There are long-established practices for guest-management transactions, whether the person comes directly or through a travel agent, that ensure everything is above-board. But when guests don’t stay as private individuals – when someone else is paying the bill – it’s incredibly easy to ‘fix’ the system, and the problem is most acute when government employees are involved.

Smithfield, where I live, often hosts people on official short contracts. I first became aware of the problems that could arise from the story of my neighbour who had a few such guests staying with her.

Meals had become an issue: she’s a good cook but the guests constantly moaned. She realised it might be a scam when they demanded she hand over the ‘food money’ she would otherwise spend on their meals. By then she’d had such a rough time that she was happy to deliver the cash so the problem would go away.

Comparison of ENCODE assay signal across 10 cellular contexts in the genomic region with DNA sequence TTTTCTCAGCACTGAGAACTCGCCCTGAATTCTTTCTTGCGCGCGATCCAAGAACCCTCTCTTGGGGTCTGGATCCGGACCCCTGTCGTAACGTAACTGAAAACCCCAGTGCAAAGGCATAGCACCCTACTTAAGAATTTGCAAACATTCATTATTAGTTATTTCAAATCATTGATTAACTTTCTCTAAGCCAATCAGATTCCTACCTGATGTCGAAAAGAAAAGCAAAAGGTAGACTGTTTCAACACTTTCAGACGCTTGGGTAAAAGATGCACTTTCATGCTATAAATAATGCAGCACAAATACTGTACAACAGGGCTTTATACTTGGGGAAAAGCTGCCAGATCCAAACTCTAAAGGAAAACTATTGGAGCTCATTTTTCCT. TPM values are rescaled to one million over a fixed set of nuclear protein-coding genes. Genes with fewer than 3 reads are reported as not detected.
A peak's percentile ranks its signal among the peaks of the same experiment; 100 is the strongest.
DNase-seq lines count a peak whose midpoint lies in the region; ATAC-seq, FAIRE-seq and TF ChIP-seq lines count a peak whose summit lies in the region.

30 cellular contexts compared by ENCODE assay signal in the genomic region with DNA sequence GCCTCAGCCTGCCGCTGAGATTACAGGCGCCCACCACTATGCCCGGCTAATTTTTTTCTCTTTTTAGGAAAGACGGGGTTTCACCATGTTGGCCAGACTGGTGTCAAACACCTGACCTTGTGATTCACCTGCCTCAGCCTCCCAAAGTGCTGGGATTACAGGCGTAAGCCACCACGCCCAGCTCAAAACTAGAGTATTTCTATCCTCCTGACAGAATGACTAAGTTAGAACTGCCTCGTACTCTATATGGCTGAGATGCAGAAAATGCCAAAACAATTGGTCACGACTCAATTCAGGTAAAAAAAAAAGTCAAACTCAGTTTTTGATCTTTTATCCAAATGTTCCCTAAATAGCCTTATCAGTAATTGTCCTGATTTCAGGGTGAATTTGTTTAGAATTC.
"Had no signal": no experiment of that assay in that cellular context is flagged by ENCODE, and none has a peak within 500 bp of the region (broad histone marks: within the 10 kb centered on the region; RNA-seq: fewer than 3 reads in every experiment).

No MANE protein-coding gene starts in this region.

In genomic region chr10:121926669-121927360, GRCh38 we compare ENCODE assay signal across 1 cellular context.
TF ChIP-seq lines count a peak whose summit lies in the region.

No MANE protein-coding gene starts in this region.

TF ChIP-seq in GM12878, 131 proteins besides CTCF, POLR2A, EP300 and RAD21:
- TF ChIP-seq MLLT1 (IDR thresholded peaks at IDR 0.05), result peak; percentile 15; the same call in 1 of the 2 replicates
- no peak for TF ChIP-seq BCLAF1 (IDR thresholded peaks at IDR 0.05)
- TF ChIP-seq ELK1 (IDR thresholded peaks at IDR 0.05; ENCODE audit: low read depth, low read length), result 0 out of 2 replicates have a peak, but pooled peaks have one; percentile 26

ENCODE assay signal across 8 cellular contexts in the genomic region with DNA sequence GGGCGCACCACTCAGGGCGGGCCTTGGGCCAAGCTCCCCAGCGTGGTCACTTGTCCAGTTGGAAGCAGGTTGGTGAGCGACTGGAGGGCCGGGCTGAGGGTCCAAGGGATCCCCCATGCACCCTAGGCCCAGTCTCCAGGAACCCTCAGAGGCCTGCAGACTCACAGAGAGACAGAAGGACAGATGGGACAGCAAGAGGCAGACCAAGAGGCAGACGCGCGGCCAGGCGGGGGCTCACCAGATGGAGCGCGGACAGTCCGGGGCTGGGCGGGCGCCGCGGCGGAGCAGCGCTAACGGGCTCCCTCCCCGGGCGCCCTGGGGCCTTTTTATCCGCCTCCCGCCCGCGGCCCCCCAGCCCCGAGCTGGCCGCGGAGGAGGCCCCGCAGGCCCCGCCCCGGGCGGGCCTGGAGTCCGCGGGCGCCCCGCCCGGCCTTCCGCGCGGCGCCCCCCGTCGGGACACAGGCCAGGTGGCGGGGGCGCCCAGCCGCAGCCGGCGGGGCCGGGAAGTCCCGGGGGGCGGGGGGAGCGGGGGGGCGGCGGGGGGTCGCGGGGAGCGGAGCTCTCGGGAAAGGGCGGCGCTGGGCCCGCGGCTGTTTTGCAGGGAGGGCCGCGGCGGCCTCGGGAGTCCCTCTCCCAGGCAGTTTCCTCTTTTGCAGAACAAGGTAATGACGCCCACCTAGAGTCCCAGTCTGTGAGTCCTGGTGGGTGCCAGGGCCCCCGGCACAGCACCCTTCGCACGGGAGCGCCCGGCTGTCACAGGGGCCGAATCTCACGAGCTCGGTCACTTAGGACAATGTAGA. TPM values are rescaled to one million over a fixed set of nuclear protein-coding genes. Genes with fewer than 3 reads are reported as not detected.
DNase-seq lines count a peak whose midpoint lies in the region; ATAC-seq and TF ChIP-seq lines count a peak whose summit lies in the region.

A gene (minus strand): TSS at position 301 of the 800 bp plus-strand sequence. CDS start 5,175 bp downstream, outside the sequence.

Next on the slippery slope are guests whose employer specifies a meal allowance: they will pay accommodation plus a certain amount for meals. Now some guests are routinely demanding this cash be handed over in full. It’s common, virtually standard, practice for such guests to buy bread and chips for meals and pocket the balance.

Other times guests whose employers stipulate a restaurant meal allowance to a certain amount, insist on bringing a friend along to meals. They ensure their combined bill is no less than the daily allowance.